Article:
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The Military Transportation Technology

Mach 6 Test Aircraft Set For Trials 131

Posted by Soulskill
from the fly-her-apart-then dept.
coondoggie writes "The aspiration that jets may someday fly at over six times the speed of sound took a very real step toward reality recently, as the US Air Force said it successfully married the test aircraft, known as the X-51A WaveRider, to a B-52 in preparation for a Dec. 2 flight test. The X-51A flight tests are intended to demonstrate that the engines can achieve their desired speed without disintegrating. While the X-51 looks like a large rocket now, its applications could change the way aircraft or spaceships are designed, fly into space, support reconnaissance missions and handle long-distance flight operations. At the heart of the test is the aircraft's air-breathing hypersonic scramjet system."
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Mach 6 Test Aircraft Set For Trials

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  • Hmmm... (Score:5, Insightful)

    by voss (52565) on Saturday September 05, 2009 @12:38PM (#29323931)

    Engines reaching desired speed without disintegrating....thats a GOOD feature to have.

    • Only if you want the chimp to survive. Some stories unfold when man and ape work in close quarters that just shouldn't be allowed to be told.

      • Rockets vs Scramjets (Score:5, Interesting)

        by sanman2 (928866) on Saturday September 05, 2009 @01:00PM (#29324099)
        Rocket supporters say that it's better to clear the atmosphere asap, and accelerate cleanly in a frictionless environment. Scramjet supporters say it's better to accelerate inside the atmosphere as much as possible to exploit its available oxygen, rather than carrying it as extra weight.

        Which costs more energy - carrying the extra O2, or overcoming the friction from having to accelerate in an atmosphere? Which imposes more design compromises?

        Which would be more economical in the long run? Bear in mind that there are 2 kinds of people that need to achieve very high velocities -- astronauts trying to make orbit and intercontinental travelers trying to get to the other side of the world.

        • Re: (Score:3, Insightful)

          Which would be more economical in the long run?

          Depends almost entirely on how fast you can get on scramjets. I don't think Mach six is enough to make it worth the bother. But I'm pretty sure Mach twelve would be enough to make it worthwhile.

          • by TheLink (130905)
            For short trips e.g. New York to London it's not worth it whether it's Mach 6 or Mach 12 - the gains you have would be overshadowed by the hours you spend getting to/fro the airport and getting through the airport to/fro the plane. For longer trips yes - e.g. New York to Singapore, or London to Auckland. On the bright side maybe if your luggage ends up on the wrong flight (to Hawaii?) it won't take as long for them to get it back to you.

            Seriously though, when you talk about economical - you have to ask how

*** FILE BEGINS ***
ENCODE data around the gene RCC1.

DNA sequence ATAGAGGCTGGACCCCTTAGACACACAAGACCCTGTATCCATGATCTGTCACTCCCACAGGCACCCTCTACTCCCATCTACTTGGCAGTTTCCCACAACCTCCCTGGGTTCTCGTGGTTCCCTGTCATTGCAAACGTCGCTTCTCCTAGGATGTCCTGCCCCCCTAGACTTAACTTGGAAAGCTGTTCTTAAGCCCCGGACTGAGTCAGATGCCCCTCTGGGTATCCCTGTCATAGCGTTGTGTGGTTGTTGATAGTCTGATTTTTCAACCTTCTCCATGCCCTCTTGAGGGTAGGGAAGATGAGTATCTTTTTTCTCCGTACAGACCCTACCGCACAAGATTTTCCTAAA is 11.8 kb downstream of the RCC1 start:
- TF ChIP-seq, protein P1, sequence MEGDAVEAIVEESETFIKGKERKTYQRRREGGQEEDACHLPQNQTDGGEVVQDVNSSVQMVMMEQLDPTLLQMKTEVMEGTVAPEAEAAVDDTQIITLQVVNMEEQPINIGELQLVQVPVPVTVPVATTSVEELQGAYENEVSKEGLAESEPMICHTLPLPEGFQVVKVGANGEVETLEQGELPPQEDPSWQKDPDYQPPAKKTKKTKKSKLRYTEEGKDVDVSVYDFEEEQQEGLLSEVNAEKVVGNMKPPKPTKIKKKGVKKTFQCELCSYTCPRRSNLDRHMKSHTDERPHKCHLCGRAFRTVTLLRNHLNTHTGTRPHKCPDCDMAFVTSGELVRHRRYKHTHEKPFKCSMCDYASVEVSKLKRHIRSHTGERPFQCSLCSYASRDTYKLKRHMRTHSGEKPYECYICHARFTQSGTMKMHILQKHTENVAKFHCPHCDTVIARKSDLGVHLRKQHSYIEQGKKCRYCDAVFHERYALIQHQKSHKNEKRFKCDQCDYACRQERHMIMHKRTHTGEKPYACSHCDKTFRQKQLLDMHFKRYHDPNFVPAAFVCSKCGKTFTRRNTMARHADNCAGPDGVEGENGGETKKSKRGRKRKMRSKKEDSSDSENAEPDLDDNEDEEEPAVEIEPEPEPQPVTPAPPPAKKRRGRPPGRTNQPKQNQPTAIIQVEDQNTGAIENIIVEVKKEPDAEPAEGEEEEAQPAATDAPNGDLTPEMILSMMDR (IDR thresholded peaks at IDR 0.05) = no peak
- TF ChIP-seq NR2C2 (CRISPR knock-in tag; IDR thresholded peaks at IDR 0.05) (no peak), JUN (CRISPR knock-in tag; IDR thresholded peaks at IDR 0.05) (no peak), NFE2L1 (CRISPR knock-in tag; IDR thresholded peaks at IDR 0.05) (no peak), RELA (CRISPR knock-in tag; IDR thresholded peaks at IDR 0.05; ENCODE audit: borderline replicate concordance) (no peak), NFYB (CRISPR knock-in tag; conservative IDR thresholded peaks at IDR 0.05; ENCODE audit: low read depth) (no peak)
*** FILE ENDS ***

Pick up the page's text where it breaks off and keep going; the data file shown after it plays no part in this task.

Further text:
• How do you define "economy"?

              Isn't it all relative?

              Compare a bus ticket, to a plane ticket, to a cruise ticket...
          • Re: (Score:3, Interesting)

            by HiThere (15173)

            It's worth remembering that Mach numbers are dependent on the current speed of sound.

            If a scramjet can reach over 7 miles/second in the very upper stratosphere, then the scramjet would clearly win....at least if it didn't need the same G forces as the rocket. And particularly if it could carry a sizable cargo. (I.e., anything better than an Apollo capsule, but the larger the better.)

            A scramjet might make an admirable second stage for a rocket, but then you need a first stage to get it up to speed. Note t

            • Re: (Score:3, Insightful)

              by cheesybagel (670288)
              The problem with using scramjets is that you need another engine for liftoff, and yet another engine for space travel (scramjets are made for travelling inside the atmosphere at only startup at a certain Mach number). With a rocket engine you only need *one* engine to go for zero velocity to space. In other summary, scramjets make no sense for space travel.

              Scramjets would be nice for a high speed reconaissance platform or bomber though.

              • by daver00 (1336845)

                You fail. Current rocket designs use multiple stages to get into orbit, that means multiple engines, plus whatever the payload is it will have its own engine as well. The thing is that rockets are incredibly simple engines, they simply throw their mass away to achieve thrust, thus the amount of mass you can move is a function of the fuel you can carry and vice versa. With scramjets you can take mass from the atmosphere, raise its energy and then throw it away, thus a portion of your fuel is collected along

                • No, it is you who don't understand. A scramjet has a low thrust-to-weight ratio, which means to get up to speed takes a lot longer than a rocket. It also only works in the atmosphere. At those speeds you will need cooling for the entire skin of the vehicle. Which means you will lose a lot of payload just for that cooling system which wouldn't be necessary if you had a rocket where you want to get out of the atmosphere as soon as possible.